Deepani Somaratne, a field officer in Govi Jana Seva in Kandy, feels that women who are active at the grass roots with local communities and who attend regularly to their welfare, do not need to depend on the power of money which is currently seen as mandatory for political campaigning. But she feels that educating women on the need to support women who are aspiring to enter politics is vital to create a tangible change in the political culture of Sri Lanka. Importantly she points out the need for political hierarchies of parties to take serious action to contain the hooliganism displayed by male politicians as evidenced in their derogatory comments uttered from election platforms when they want to attack a female political rival.
“If it is the order of the day for Sri Lankan male politicians to insult women in the vilest manner possible as part of their election campaigning, there would be difficulty in convincing women that politics is a decent profession to enter,” she points out, stating that this is one of the main reasons that women, especially those who do not have links to political families, avoid politics like the plague.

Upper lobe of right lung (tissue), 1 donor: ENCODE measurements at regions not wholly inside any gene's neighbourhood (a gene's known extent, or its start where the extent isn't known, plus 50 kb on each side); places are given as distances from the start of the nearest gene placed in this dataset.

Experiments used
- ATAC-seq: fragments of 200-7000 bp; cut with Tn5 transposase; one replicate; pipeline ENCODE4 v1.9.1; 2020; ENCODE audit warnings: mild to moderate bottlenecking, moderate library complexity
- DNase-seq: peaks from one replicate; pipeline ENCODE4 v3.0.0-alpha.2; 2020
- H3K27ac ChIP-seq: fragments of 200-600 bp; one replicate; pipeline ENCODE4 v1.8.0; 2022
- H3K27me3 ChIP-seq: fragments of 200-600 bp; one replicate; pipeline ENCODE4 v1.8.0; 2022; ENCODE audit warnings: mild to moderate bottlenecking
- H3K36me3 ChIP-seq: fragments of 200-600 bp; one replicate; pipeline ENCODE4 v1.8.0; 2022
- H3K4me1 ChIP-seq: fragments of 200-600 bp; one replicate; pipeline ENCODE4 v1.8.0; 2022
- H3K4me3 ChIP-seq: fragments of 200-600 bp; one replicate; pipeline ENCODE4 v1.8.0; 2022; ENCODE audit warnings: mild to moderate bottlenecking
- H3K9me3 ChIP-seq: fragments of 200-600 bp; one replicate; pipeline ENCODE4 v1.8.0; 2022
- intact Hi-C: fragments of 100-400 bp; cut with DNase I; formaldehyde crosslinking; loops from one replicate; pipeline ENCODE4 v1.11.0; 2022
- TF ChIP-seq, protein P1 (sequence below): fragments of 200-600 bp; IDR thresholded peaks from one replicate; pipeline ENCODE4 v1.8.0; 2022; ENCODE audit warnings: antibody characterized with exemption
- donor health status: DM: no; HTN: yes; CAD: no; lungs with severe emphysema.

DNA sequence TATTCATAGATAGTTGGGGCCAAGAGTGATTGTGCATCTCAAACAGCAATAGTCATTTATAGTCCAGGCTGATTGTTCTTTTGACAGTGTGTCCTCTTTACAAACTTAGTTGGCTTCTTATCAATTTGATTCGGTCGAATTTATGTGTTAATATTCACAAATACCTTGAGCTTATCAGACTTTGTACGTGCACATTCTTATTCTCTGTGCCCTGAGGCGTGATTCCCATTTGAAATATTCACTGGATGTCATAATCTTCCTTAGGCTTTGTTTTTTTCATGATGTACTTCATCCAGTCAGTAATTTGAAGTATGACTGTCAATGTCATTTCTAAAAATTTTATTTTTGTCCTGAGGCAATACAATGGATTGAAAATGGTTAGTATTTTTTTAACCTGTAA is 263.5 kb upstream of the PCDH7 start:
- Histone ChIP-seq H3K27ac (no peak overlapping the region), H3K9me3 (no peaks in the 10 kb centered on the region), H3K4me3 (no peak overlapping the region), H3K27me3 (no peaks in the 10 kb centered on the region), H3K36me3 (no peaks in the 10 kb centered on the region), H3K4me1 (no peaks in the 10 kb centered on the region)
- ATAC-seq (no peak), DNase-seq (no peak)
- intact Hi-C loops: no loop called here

Her argument brings to square one the dilemma of how women do not enter politics because it is seen as a pit of the worst kind and why large numbers of educated and capable women are needed to rescue Lankan politics from this abyss.
Why include women in politics? The main argument for women to be represented in politics would be for the simple reason that it is illogical in this modern world for men to hold a monopoly in taking key policy decisions while half of the population consists of women (51% in Sri Lanka). Specifically in Sri Lanka’s post-2009 context, the brunt of the 30-year ethnic conflict is borne by women who lost their children or husbands, across the ethnic divide, suffering debilitating loss whether it is psychological or economic.